The most widely used rechargeable battery type for consumer electronics is Lithium-ion (Li-ion) batteries. These batteries can be used in a wide range of products, including mobile phones and cars. They also have superior qualities to other rechargeable batteries.

Many manufacturers high-quality Li-ion (Li-ion) batteries in all of their rechargeable flashlights and searchlights. This allows us to offer the durable, high-performance products that our customers expect.

We’ve listed the top advantages of lithium-ion batteries from customers’ perspectives and explored the science behind each one.


The toxic heavy metals in lithium-ion batteries are much lower than those found in lead-acid or nickel-cadmium batteries (NiCd). While mercury, lead, and Cadmium have been a staple of battery technology for many years, prolonged exposure to these metals and insufficient disposal can be harmful to people, animals, or plants. Although lithium-ion batteries are safer than many other types of batteries, they still need to be properly recycled. And here on Eco Tree Lithium, we have many environmentally friendly solutions to your vehicle energy source problems

Lightweight, compact

The lithium-ion battery electrodes, which are made up of lithium and carbon, can be carried around in their own weight. This makes them lighter and more compact than older lead-acid batteries. A typical 51Ah (= ampere-hour) lithium-ion battery is about the same weight as a 24Ah lead-acid battery (about 6-8kg) but has twice the capacity.

This is a very useful feature of lithium-ion batteries because we can significantly increase light output and runtime without adding bulk or weight to the pack. ).

High energy density = More punch:

Lithium, a reactive element that can store and release large amounts of energy, allows the li-ion battery to pack high energy in a small package. This means that lithium-ion batteries last longer than other rechargeable batteries while still maintaining a high level of performance.

A typical lithium-ion (= battery) cell has an average voltage of 3.6V. A nickel-metal-hydride (NiMH) cell averages at about 1.2V. This means that three NiMH batteries are needed to match the output from a single lithium-ion battery.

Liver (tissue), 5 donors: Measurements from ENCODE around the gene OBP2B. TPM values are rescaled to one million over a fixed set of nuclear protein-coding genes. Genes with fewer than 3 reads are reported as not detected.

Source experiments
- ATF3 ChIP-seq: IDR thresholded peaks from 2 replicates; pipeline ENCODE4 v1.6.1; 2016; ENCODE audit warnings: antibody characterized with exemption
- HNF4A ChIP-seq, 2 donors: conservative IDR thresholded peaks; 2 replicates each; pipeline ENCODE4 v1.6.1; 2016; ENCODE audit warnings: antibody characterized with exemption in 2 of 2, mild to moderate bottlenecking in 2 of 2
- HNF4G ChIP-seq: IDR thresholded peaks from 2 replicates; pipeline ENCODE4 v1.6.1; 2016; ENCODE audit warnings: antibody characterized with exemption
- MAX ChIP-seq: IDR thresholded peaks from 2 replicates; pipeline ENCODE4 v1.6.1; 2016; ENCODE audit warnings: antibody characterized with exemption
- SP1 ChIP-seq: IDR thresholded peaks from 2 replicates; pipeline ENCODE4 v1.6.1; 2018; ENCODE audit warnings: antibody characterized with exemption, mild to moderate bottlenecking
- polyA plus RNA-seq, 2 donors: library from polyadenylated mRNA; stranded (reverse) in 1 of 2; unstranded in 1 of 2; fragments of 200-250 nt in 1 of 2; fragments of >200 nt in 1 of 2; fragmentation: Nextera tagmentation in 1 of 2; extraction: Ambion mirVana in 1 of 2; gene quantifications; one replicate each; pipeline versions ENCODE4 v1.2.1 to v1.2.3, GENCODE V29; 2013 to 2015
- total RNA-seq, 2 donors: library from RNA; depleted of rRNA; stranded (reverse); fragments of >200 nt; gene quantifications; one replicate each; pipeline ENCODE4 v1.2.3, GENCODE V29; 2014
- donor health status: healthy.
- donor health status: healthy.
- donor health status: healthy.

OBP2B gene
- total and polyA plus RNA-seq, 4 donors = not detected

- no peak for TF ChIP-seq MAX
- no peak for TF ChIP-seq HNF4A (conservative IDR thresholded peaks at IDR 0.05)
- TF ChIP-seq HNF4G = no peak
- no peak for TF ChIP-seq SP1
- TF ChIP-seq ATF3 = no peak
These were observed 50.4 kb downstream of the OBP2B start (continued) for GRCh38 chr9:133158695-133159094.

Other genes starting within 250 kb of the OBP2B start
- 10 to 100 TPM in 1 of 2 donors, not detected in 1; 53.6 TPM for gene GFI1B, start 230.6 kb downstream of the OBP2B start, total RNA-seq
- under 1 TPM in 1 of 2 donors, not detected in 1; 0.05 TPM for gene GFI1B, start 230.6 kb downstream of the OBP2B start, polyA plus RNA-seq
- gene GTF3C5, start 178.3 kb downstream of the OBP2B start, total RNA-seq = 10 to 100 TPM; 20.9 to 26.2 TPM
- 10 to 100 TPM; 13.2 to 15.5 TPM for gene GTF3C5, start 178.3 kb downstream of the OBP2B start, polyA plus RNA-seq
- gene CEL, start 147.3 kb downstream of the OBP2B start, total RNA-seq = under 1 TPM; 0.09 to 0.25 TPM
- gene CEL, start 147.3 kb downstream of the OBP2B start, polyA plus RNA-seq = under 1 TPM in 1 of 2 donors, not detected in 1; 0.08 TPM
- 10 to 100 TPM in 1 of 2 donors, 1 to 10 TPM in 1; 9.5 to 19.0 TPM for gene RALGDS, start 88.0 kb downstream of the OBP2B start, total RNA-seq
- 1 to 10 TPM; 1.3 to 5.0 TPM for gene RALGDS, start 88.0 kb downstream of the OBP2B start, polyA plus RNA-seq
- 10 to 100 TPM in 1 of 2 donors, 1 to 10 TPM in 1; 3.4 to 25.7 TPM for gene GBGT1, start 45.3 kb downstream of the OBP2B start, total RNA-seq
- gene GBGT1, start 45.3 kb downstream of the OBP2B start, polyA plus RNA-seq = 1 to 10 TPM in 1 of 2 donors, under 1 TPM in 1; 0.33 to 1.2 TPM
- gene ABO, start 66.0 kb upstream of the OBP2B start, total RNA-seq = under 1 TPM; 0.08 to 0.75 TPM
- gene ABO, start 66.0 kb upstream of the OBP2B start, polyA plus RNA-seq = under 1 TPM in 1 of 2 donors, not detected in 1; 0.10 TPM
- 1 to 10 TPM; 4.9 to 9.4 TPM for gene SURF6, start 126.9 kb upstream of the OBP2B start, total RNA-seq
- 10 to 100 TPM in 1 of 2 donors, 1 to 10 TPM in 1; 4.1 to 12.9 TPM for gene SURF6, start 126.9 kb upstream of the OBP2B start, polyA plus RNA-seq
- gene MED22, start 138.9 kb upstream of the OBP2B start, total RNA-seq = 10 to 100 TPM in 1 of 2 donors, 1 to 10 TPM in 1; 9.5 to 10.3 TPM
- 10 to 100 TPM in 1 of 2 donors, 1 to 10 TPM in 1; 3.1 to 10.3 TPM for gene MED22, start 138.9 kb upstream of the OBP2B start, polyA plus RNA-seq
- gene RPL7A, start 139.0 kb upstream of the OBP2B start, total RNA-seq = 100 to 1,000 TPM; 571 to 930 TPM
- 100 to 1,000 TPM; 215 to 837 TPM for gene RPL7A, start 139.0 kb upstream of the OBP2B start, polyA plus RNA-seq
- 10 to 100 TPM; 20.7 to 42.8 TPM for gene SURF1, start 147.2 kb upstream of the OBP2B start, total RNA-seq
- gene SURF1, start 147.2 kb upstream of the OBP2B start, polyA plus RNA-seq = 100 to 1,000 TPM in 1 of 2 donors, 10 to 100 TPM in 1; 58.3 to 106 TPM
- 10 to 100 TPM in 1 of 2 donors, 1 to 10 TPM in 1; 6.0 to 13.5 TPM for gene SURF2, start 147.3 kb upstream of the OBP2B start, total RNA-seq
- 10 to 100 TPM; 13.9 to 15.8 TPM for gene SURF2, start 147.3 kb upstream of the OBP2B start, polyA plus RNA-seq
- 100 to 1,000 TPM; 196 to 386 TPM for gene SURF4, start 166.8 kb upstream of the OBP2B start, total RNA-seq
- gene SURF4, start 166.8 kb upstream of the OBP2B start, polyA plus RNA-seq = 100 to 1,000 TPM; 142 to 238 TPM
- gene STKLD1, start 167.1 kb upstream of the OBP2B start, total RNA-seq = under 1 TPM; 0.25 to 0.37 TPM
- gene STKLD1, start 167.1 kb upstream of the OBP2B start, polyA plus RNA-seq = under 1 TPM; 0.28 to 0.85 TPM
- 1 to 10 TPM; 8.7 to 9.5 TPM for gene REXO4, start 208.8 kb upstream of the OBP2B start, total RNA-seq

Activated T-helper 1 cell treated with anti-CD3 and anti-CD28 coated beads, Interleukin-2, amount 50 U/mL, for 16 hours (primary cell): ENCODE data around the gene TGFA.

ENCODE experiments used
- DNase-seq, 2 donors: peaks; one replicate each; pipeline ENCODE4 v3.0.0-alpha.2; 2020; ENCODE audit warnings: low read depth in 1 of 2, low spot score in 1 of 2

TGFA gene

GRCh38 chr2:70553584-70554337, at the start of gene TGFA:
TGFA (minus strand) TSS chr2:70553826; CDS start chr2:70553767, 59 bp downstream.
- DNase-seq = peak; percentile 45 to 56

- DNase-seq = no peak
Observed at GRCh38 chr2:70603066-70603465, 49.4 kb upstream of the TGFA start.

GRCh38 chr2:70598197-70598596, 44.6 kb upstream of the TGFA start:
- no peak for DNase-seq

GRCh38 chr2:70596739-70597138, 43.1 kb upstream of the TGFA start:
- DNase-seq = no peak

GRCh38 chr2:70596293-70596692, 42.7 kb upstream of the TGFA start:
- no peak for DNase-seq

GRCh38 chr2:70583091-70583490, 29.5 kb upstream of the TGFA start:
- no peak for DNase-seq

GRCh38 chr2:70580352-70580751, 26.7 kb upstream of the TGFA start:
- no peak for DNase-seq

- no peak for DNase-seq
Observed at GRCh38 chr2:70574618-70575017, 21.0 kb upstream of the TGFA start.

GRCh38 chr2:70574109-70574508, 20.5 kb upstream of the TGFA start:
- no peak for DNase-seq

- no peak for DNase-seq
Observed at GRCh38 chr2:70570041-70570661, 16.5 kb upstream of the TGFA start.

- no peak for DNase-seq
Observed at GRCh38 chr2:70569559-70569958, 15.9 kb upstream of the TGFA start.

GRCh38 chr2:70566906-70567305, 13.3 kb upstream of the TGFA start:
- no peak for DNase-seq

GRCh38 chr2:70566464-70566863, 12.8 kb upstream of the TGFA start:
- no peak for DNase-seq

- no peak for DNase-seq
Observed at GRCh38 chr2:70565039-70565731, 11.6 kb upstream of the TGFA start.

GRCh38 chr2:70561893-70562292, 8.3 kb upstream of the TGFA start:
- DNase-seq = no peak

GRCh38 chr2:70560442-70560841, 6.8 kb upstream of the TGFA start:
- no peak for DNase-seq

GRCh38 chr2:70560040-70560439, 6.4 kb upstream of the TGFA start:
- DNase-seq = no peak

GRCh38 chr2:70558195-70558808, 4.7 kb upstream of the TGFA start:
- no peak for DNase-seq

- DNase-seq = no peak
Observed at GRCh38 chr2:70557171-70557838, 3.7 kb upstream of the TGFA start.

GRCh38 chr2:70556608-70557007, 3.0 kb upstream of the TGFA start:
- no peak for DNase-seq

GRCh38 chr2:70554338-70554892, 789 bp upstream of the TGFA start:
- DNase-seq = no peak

Low maintenance

The older types of rechargeable batteries like nickel-cadmium and nickel-metal-hydride batteries were subject to a “memory effect,” also known to the people as the “lazy battery effect,” which means that if they were partially discharged repeatedly before being charged, the battery would eventually only provide the energy it used before the voltage dropped. This could be avoided by regularly discharging and charging NiCd and NiMH batteries completely.

The memory effect doesn’t affect lithium-ion batteries. This means that they never lose power. You can also recharge them with no maintenance, regardless of whether you have used 100% or 25%.

More charges:

A good quality lithium-ion battery will last for around 1000 charge cycles. The full charge cycle refers to the full discharge of the battery and subsequent recharge to full. This means that you can use your battery up to 75% before plugging it into recharge. After your battery is fully charged, you can still use 75% of what you had left. Only then will your battery have gone through a full charging cycle.

Low self-discharge rate

The self-discharge rate of the lithium-ion batteries is also very low. Self-discharge, a natural and irreversible phenomenon in batteries, is when chemical reactions within the batteries reduce their capacity, even when they are not being used. After charging the battery, the self-discharge rate for lithium-ion batteries is about 5%. Then it drops to 1-2% per year. Nickel-based rechargeable batteries, on the other hand, lose approximately 10-15% of their capacity upon charging and another 10-15% each month.